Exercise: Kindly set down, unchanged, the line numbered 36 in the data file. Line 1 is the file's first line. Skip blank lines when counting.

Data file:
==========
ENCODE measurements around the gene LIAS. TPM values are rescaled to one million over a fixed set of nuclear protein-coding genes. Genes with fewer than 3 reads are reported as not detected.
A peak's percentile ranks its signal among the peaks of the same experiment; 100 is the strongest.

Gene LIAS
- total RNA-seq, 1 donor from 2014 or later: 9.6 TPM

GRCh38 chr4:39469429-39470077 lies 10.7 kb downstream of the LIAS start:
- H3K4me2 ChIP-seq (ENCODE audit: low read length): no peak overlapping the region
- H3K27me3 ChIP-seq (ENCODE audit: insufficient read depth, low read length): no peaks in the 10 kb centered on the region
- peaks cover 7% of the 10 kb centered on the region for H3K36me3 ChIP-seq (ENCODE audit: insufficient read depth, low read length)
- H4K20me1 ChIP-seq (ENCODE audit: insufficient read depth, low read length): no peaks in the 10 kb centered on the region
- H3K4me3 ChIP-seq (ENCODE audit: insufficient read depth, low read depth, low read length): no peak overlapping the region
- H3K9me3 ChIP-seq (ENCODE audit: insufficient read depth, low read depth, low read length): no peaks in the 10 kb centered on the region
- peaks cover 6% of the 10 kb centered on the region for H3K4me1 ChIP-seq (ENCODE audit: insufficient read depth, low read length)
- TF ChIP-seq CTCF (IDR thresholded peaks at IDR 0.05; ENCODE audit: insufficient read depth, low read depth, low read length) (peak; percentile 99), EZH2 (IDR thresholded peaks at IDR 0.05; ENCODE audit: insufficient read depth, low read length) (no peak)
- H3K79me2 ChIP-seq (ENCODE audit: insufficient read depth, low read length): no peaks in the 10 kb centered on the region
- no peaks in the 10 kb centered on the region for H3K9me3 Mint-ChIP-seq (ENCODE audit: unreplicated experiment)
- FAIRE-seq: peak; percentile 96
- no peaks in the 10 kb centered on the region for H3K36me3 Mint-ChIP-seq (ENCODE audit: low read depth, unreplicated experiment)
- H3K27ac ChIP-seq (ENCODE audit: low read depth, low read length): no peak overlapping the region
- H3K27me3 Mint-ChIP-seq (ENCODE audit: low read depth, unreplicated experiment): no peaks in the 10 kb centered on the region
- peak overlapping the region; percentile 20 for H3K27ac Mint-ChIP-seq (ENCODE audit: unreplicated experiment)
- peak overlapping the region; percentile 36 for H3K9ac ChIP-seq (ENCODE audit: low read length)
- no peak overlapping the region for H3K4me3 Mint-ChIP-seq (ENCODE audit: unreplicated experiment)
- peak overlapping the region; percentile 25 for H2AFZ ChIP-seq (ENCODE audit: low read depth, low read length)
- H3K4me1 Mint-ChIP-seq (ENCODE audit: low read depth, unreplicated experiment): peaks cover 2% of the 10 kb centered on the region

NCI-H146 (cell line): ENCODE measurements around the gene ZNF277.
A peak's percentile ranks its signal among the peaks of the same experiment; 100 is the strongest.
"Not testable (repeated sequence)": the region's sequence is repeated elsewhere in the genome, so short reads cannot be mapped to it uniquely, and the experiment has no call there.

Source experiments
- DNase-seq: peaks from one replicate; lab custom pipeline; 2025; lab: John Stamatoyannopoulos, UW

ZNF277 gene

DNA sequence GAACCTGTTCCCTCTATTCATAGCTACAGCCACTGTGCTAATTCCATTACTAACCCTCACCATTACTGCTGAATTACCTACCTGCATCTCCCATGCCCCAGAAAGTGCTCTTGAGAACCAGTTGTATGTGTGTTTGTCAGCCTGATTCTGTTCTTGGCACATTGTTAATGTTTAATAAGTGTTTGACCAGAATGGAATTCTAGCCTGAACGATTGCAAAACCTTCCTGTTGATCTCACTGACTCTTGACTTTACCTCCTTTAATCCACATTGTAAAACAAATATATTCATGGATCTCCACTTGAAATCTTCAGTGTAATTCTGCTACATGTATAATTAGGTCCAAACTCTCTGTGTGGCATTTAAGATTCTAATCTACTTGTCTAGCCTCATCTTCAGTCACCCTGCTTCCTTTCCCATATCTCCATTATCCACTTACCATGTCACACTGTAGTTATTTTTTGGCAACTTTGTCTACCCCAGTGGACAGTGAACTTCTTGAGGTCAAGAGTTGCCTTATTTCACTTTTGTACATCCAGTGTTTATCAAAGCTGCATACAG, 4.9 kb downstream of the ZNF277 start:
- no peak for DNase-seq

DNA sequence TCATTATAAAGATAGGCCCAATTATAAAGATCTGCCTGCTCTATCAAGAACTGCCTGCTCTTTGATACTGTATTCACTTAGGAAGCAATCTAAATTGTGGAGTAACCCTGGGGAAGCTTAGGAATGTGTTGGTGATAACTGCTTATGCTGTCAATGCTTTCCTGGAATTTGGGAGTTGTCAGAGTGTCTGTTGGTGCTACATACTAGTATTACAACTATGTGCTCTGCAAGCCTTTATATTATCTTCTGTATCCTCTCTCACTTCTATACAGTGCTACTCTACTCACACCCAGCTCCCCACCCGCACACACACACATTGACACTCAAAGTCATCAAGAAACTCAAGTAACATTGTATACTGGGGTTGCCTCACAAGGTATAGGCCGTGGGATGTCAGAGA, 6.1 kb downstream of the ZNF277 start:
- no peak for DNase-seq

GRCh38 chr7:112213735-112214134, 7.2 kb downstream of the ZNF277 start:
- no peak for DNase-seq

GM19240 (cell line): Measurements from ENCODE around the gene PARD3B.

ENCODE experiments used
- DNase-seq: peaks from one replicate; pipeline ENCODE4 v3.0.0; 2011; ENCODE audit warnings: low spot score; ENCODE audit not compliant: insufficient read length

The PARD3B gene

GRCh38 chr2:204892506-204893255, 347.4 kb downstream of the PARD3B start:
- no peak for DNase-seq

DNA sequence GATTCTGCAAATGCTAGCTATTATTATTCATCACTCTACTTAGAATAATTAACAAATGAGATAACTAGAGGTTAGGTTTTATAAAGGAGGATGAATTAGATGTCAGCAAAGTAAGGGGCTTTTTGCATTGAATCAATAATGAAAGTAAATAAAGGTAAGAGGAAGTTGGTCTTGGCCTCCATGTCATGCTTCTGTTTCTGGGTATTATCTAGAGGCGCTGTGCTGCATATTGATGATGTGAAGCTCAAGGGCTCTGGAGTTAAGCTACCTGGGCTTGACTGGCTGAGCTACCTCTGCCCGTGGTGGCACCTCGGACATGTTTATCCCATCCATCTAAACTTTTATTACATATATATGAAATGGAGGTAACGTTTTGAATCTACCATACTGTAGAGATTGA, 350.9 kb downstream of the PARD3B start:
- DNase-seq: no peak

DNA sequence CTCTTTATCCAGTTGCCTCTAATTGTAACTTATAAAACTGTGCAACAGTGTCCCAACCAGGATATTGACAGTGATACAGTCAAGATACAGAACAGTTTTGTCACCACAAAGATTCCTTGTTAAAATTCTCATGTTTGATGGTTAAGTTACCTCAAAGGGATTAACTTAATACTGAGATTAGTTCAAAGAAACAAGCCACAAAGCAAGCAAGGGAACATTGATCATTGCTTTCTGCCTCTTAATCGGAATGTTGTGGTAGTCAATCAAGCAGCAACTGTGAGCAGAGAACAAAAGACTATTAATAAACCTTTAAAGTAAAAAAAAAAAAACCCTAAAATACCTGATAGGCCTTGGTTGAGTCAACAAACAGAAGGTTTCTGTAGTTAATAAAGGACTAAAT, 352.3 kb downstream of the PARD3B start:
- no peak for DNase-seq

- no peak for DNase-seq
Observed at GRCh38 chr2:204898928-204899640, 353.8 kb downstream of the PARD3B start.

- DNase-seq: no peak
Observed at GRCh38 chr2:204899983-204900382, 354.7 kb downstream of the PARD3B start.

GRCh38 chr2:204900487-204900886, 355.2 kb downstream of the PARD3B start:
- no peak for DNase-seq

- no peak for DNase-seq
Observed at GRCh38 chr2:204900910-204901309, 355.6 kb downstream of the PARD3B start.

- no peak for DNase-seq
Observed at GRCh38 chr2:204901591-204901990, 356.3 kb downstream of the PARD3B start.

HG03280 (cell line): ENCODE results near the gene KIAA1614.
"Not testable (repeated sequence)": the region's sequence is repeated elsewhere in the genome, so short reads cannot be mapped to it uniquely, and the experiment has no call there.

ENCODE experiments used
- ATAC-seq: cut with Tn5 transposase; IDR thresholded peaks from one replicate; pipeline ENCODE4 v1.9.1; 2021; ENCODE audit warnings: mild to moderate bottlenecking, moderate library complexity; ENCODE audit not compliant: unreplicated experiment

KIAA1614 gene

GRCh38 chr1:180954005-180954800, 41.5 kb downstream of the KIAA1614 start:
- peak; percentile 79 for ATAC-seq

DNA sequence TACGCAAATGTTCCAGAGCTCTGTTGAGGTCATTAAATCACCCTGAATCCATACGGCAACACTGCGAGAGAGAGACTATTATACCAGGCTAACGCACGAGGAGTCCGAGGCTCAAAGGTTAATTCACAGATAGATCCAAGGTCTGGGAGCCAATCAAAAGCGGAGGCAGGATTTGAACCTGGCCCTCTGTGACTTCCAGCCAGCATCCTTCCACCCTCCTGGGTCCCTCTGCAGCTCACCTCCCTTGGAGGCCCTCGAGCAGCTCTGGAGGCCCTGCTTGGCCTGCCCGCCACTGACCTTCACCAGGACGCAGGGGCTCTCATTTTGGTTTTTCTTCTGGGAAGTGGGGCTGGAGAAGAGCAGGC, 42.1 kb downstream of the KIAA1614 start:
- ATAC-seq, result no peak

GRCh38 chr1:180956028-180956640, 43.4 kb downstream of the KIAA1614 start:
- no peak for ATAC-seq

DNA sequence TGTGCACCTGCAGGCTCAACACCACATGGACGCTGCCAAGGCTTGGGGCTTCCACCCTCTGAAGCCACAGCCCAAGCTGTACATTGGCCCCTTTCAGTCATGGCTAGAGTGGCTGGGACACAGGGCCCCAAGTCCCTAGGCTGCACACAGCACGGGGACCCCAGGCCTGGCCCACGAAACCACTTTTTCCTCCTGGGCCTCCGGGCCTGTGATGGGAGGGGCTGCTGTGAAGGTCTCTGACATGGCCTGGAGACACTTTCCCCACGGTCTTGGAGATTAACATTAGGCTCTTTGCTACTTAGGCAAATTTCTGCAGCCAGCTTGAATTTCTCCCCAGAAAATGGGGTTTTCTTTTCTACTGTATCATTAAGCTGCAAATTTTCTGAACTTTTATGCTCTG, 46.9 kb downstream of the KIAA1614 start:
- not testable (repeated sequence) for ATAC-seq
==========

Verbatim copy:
- no peak for DNase-seq